# Pick Activity

The Pick activity simplifies the modeling of a set of event triggers followed by their corresponding handlers. A Pick activity contains a collection of PickBranch activities, where each PickBranch is a pairing between a Trigger activity and an Action activity. At execution time, the triggers for all branches are executed in parallel. When one trigger completes, then its corresponding action is executed, and all other triggers are canceled. The behavior of the .NET Framework 4.6.1Pick activity is similar to the .NET Framework 3.5ListenActivity activity.

The following screenshot from the Using the Pick Activity SDK sample shows a Pick activity with two branches. One branch has a trigger called Read input, a custom activity that reads input from the command line. The second branch has a Delay activity trigger. If the Read input activity receives data before the Delay activity finishes, Delay Delay will be canceled and a greeting will be written to the console. Otherwise, if the Read input activity does not receive data in the allotted time, then it will be canceled and a timeout message will be written to the console. This is a common pattern used to add a timeout to any action.

## Best practices

When using Pick, the branch that executes is the branch whose trigger completes first. Conceptually, all triggers execute in parallel, and one trigger may have executed the majority of its logic before it is canceled by the completion of another trigger. With this in mind, a general guideline to follow when using the Pick activity is to treat the trigger as representing a single event, and to put as little logic as possible into it. Ideally, the trigger should contain just enough logic to receive an event, and all the processing of that event should go into the action of the branch. This method minimizes the amount of overlap between the execution of the triggers. For example, consider a Pick with two triggers, where each trigger contains a Receive activity followed by additional logic. If the additional logic introduces an idle point, then there is the possibility of both Receive activities completing successfully. One trigger will fully complete, while another will partially complete. In some scenarios, accepting a message, and then partially completing the processing of it is unacceptable. Therefore, when using WF built-in messaging activities such as Receive and SendReply, while Receive is commonly used in the trigger, SendReply and other logic should be put in the action whenever possible.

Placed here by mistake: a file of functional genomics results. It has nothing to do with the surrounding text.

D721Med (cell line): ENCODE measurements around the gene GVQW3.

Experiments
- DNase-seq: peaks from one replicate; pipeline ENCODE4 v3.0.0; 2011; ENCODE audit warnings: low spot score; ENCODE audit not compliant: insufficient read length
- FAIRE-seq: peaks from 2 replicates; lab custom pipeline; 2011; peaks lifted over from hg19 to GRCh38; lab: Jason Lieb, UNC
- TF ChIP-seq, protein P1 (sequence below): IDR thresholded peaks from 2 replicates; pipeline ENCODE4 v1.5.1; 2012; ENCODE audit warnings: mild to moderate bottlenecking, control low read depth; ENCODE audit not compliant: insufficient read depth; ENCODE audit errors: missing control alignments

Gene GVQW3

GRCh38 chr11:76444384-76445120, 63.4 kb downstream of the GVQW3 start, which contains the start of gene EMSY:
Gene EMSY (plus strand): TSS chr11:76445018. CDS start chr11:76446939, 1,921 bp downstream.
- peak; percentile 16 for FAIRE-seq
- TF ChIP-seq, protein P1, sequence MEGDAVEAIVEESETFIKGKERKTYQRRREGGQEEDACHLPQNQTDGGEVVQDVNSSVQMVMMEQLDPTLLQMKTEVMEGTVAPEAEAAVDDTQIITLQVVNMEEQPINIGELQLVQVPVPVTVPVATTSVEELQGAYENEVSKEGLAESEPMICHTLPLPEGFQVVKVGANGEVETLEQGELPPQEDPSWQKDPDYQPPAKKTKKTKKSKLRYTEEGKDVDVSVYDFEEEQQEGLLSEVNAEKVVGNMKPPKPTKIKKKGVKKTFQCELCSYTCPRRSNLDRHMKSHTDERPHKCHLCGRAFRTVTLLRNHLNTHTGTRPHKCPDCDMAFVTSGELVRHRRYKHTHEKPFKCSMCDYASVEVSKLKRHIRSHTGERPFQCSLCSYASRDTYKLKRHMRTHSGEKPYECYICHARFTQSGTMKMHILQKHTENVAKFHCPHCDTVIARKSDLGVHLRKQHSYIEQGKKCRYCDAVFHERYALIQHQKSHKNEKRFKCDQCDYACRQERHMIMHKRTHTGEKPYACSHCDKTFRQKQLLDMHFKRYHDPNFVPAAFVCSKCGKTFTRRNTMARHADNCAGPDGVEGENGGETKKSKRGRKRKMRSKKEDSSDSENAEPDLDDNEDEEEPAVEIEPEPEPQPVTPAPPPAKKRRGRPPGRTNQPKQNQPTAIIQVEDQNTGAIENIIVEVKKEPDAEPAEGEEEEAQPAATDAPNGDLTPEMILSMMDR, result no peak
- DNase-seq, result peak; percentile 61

## Using the Pick activity in the designer

To use Pick in the designer, find Pick and PickBranch in the toolbox. Drag and drop Pick onto the canvas. By default, a new Pick Activity in the designer will contain two branches. To add additional branches, drag the PickBranch activity and drop it next to existing branches. Activities can be dropped onto the Pick Activity into either the Trigger area or the Action area of any PickBranch.

## Using the Pick Activity in code

The Pick activity is used by populating its Branches collection with PickBranch activities. The PickBranch activities each have a Trigger property of type Activity. When the specified activity completes execution, the Action executes.

The following code example demonstrates how to use a Pick activity to implement a timeout for an activity that reads a line from the console.

Sequence body = new Sequence()
{
Variables = { name },
Activities =
{
new System.Activities.Statements.Pick
{
Branches =
{
new PickBranch
{
{
Result = name,
BookmarkName = "name"
},
Action = new WriteLine
{
Text = ExpressionServices.Convert<string>(ctx => "Hello " +
name.Get(ctx))
}
},
new PickBranch
{
Trigger = new Delay
{
Duration = new TimeSpan(0, 0, 5)
},
Action = new WriteLine
{
Text = "Time is up."
}
}
}
}
}
};

<Sequence xmlns="http://schemas.microsoft.com/netfx/2009/xaml/activities" xmlns:x="http://schemas.microsoft.com/winfx/2006/xaml">
<Sequence.Variables>
</Sequence.Variables>
<Pick>
<PickBranch>
<PickBranch.Trigger>